The Hypocrisy of Settled Science

First of all, to be clear, this post does not express an opinion on the validity of claims of anthropomorphically caused climate change or global warming. What I wish to discuss is actually more important than that. When I heard the President of the United States claim during his State of the Union address that climate change was “settled science”, I almost fell off the couch.

Perhaps the President and other laypeople can be forgiven for their lack of understanding of how science works, but using the bully pulpit to say such things should make you squirm in your chair. The idea that anything in science is settled contradicts the very nature of scientific experimentation. Many progressives talk about the fallacy of religion, and yet, thousands of years ago when those faiths were beginning, they were the highest state of knowledge. When Isaac Newton discovered the laws of thermodynamics and physics, that was the state of the art for its time, even though the works of Einstein and others have shown Newton’s laws are approximations that work well within the macroscopic confines of our existence on Earth. Now, physicists know there is much more to science that what Newton knew, and that is fantastic. We live and we learn.

What does science know today? Probably a lot more than I can imagine, but let me share a few things I learned from reading and watching science television. First, we know that matter acts very differently on the quantum level than it does on a larger scale. The computer I’m typing on and all modern electronics rely on how things happen on the quantum level. Our machines work because those tiny bits that make up atoms and everything else act like both waves and particles and can be in many places at the same time. It is one of the great challenges facing science today to link quantum mechanics and macro-scale physics into a grand unified theory. So far, no luck on that one, which means we know how big stuff works, and we’re glad the small stuff does what it does, but we don’t know how to reconcile the two. In other words, there are two types of physics out there.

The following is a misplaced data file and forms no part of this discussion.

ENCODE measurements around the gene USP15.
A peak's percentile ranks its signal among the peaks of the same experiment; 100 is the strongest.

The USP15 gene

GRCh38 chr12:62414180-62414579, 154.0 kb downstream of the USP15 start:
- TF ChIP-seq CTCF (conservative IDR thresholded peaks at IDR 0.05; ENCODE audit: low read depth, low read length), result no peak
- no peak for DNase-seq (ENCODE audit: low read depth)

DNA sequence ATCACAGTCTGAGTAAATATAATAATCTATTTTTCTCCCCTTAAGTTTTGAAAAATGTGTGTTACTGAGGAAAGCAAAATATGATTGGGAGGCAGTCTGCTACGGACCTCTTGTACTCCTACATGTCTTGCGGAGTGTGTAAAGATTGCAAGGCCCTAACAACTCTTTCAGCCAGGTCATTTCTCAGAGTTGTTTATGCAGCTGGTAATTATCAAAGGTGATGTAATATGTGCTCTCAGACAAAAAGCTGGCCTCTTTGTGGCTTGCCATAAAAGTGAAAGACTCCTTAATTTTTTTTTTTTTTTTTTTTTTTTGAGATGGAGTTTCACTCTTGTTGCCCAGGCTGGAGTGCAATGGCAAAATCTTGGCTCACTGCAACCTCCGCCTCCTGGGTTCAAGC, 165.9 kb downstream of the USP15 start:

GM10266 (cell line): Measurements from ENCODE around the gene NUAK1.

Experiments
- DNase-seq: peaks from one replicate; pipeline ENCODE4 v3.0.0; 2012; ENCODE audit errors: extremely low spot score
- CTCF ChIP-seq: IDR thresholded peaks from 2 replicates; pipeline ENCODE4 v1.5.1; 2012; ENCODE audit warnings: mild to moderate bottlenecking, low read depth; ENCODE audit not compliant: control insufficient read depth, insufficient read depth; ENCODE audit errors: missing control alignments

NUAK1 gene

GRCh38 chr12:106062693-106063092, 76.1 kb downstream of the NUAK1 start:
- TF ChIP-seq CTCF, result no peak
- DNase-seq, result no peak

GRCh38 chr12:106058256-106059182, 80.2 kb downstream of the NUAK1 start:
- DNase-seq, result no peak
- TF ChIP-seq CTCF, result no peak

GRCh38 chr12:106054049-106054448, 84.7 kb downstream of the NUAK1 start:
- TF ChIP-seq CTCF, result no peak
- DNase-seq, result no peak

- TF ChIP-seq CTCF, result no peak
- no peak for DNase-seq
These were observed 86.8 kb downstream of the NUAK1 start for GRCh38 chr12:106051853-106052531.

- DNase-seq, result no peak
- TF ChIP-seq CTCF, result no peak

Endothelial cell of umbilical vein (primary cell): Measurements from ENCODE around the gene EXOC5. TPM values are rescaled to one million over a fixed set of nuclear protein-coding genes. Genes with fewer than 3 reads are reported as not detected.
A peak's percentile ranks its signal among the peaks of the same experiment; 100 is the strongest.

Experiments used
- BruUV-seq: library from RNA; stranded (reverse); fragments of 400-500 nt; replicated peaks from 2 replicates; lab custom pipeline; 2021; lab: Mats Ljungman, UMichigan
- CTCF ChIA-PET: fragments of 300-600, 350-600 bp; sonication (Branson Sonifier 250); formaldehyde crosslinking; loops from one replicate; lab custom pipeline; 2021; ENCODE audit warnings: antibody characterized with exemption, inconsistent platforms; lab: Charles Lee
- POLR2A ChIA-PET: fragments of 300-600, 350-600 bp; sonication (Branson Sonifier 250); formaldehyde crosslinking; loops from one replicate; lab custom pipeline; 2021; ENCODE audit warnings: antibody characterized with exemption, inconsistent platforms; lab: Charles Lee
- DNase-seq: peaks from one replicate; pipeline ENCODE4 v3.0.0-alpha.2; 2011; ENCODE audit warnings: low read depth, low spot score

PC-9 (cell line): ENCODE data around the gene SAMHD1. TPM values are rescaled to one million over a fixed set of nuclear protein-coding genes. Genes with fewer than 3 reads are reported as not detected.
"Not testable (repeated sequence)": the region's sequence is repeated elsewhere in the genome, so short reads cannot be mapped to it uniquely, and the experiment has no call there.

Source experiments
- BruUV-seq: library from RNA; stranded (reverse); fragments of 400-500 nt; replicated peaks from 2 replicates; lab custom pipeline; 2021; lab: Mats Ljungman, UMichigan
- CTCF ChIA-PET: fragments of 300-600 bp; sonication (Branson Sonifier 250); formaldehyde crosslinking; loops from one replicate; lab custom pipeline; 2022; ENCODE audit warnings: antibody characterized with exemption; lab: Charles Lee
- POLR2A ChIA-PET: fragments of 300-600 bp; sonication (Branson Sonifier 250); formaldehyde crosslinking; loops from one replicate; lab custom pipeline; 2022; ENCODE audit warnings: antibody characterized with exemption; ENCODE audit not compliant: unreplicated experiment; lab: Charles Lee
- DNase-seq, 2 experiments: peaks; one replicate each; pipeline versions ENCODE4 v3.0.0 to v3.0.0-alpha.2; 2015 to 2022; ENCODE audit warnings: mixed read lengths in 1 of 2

Then there is dark matter, which accounts for roughly 25% of everything in the universe. Without it, the galaxies would spin apart, since there is not enough mass in them to hold their lovely spiral (and other) shapes. What is it? Who knows? And don’t forget dark energy, my personal favorite, which makes up 70% over everything there is. When you ignite a firecracker, there is a big pop as energy is released, and then it’s over. Using that logic, after the Big Bang, the universe should have expanded very fast until the energy of the explosion dissipated and then start to slow down. Perhaps due to the vacuum of space, that could take a long time. Well, to our surprise, after 13.8 billion years, the expansion is accelerating! Imagine lighting a firecracker a billion years ago, and the explosion is still going and getting bigger. How can this happen? Dark energy. What is it? Don’t know.

So, science knows a lot about the quantum and large-scale action of 5% of the universe, but not why the two are different. While science is amazing and I love it, for a school child, that’s like getting an A in kindergarten. There is so much more to know than we can possibly imagine. Nothing in science is settled.

By the way, I love the Morgan Freeman series “Through the Wormhole” and “Beyond the Wormhole”. Those programs showcase real scientists working on some of the anomalies of science. Over the last two weeks, some pretty outrageous ideas have been floated. During one program, scientists were explaining their experiments that “prove” there is no such thing as free will. Wow! That’s really bad news for Al Gore. If that is true, there is nothing we can do about global warming, since we do not make choices. We are just going through the motions. I do not believe that, but I am no scientist.

Last week, it was suggested that existence is an illusion. I have heard that before, with scientists speculating that reality is on a sphere at the edge of the universe, and our reality is just a hologram. It all seems very unlikely, but it did remind me of my favorite book ever, Illusions by Richard Bach. After hearing those discussions, my head was spinning, but the one thing I realized is that nothing in science is settled.

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